Do you have any previous programming experience? If not, I honestly do not recommend starting with the Prizm or any other Casio graphical calculator. If yes, then be aware that this is not an “easy” platform to develop for. Either way, here are a few reasons why:
- Prizm add-ins are written in C or very limited C++ (that might as well be considered C). By today’s standards, these are very low-level languages that require manual memory management and a very good awareness of the machine. They also provide very little protection from programmer mistakes. While some people had C as their first programming language, it is by no means a beginner-friendly language.
- Even if you already know C well, or if you learn it from any common book, tutorial or course, you’ll be disappointed to find out that much of the standard library is not present, or is insufficiently implemented, in the Prizm calculators.
- Add-in development for the Prizm was made possible through reverse-engineering and educated guesses based on what was known about previous models like the fx-9860G. While we now understand the essential things about the OS on these calculators, many things are yet to be known.
- Documentation is lacking and the community is not very large. This essentially means that you won’t be able to just google your way through many problems.
- Reverse-engineering/documentation and development efforts for the Prizm have basically stalled. You’ll also find many materials that mention the fx-CG 10/20, but since the fx-CG 50 is basically just a faster version of these with a mostly compatible OS (although some things like memory addresses have changed), almost everything you’ll ever need will still apply.
Now, I’m sorry if I came across as dismissive or as discouraging, I’m just trying to make sure you know what’s in front of you.
For Casio Prizm development specifically, this is where I can point you:
Prizm forums at Cemetech
Use these to ask any questions you might have and try to find solutions to any problems you encounter. There are also some guides there, mainly on how to set up the development environment (compiler and such), but I’m afraid they might be a bit out of date. However, as I said, development efforts have mostly stalled, so consider anything from 2014 or early 2015 as up-to-date. Specifically, do not follow the “[HOWTO] Prizm C Development” in there, as it is out of date.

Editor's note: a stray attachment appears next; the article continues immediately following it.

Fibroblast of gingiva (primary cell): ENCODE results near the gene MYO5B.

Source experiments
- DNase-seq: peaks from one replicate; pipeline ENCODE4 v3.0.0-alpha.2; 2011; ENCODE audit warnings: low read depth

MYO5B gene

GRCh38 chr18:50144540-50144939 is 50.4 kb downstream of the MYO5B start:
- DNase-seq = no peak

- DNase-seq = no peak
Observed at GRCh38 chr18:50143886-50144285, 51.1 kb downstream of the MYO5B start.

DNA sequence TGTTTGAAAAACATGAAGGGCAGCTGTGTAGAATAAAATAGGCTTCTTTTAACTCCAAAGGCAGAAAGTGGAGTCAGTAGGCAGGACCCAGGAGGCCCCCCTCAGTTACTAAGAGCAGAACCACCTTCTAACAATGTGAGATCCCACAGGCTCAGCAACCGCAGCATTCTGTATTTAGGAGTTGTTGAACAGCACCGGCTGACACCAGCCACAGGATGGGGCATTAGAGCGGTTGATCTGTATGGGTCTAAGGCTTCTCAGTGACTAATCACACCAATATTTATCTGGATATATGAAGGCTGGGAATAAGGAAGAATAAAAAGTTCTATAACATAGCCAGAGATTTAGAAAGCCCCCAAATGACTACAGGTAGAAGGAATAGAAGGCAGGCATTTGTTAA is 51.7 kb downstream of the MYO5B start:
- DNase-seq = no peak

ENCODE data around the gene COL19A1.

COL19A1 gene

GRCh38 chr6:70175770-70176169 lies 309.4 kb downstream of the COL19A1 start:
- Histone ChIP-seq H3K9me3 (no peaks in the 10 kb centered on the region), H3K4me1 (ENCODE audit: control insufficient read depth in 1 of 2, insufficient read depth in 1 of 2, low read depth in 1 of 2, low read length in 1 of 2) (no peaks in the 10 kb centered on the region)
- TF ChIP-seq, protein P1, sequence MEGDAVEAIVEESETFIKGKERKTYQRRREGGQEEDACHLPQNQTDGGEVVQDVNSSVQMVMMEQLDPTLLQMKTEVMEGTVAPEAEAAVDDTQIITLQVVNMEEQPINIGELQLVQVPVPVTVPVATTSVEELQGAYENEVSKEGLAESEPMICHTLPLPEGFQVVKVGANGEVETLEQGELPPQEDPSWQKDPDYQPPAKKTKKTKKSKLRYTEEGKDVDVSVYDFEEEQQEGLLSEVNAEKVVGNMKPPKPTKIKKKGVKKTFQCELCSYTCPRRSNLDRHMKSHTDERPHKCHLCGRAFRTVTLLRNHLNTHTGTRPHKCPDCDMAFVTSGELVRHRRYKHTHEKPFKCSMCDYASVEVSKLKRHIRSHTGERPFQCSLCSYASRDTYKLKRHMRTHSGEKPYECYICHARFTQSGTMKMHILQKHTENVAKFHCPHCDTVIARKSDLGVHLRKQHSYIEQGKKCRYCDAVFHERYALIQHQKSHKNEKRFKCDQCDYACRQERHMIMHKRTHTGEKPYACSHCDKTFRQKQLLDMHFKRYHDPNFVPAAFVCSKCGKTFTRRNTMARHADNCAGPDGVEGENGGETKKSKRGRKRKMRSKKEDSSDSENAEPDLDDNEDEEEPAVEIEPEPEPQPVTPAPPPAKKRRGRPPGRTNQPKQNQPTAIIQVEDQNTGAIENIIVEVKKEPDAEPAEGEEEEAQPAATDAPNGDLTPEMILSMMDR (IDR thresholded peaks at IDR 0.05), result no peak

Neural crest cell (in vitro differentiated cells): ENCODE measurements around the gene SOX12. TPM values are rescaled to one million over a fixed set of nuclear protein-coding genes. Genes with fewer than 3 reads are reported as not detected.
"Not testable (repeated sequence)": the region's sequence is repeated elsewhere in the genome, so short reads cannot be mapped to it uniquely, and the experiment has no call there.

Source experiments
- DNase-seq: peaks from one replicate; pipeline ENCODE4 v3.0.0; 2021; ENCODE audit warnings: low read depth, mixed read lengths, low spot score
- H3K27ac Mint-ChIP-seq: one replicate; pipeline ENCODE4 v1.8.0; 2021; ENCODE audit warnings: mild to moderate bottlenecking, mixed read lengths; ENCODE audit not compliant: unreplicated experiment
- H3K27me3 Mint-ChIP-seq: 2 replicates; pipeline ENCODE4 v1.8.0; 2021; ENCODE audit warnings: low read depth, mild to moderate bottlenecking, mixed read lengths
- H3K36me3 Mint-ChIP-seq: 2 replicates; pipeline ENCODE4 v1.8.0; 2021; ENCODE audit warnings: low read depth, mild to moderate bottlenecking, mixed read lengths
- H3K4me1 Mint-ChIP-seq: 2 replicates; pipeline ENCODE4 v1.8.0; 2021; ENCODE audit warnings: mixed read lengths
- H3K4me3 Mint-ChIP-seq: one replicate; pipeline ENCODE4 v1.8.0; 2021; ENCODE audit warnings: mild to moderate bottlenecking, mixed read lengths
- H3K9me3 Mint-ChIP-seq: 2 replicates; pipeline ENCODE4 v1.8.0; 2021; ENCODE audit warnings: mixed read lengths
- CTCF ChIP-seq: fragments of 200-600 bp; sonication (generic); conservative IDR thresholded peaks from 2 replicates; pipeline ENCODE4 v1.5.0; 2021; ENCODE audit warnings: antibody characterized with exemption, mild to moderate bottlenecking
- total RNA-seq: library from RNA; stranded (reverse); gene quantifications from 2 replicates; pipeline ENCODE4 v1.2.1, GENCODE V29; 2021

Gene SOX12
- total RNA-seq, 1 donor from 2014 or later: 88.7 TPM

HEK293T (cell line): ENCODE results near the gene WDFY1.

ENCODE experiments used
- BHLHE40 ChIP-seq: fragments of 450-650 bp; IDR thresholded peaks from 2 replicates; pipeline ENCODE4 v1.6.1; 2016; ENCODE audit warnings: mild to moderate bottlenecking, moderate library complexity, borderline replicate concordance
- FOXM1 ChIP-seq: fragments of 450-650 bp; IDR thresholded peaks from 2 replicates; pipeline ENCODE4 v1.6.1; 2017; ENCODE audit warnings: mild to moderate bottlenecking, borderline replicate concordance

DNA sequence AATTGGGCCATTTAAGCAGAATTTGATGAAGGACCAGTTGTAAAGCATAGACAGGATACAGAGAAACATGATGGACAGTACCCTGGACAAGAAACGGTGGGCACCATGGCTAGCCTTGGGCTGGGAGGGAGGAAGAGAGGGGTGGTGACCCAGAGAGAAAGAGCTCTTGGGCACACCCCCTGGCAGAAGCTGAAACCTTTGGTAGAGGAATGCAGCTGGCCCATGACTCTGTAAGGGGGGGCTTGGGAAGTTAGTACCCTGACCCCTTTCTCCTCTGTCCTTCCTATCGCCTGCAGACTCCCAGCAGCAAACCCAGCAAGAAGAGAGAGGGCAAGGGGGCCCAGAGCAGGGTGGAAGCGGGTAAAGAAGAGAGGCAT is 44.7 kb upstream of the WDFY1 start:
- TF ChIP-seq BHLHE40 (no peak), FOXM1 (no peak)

This wiki contains much information on the calculator, the reverse-engineered OS functions (“syscalls”) that can be used from add-ins, etc. It also contains more up-to-date instructions on how to set up a development environment.
Personally, I have mostly moved on from Prizm development about three years ago, as I began pursuing a degree in Information Systems and Computer Engineering. Every year or so, I make a short comeback to fix urgent issues with my add-ins and eventually make them compatible with new OS versions and calculator models, as is the case of the fx-CG 50, as long as that does not require too much time/effort. As time passes and I work with other technologies, the more I realize more how “hard” of a platform the Prizm is, and the less motivated I am to build stuff for it again; the fact that I no longer use my fx-CG 20 nearly as much since high school, also doesn’t help.
I’m afraid I can’t help you much more, as I’ve forgotten much of what I knew about the Prizm, both the “theoretical” and “practical” knowledge, and I no longer have practical access to a development environment for it. I tried to put as much of my knowledge as I could into the Prizm wiki before I left, and I believe that the people that now frequent the Cemetech forums will be able to help you much better than I can.
I think that one day I might find some interesting in working on the Prizm again, but perhaps more from a reverse-engineering angle. As for the fun in developing for a constrained, embedded system, there are much more appealing constrained systems out there, like the ESP8266.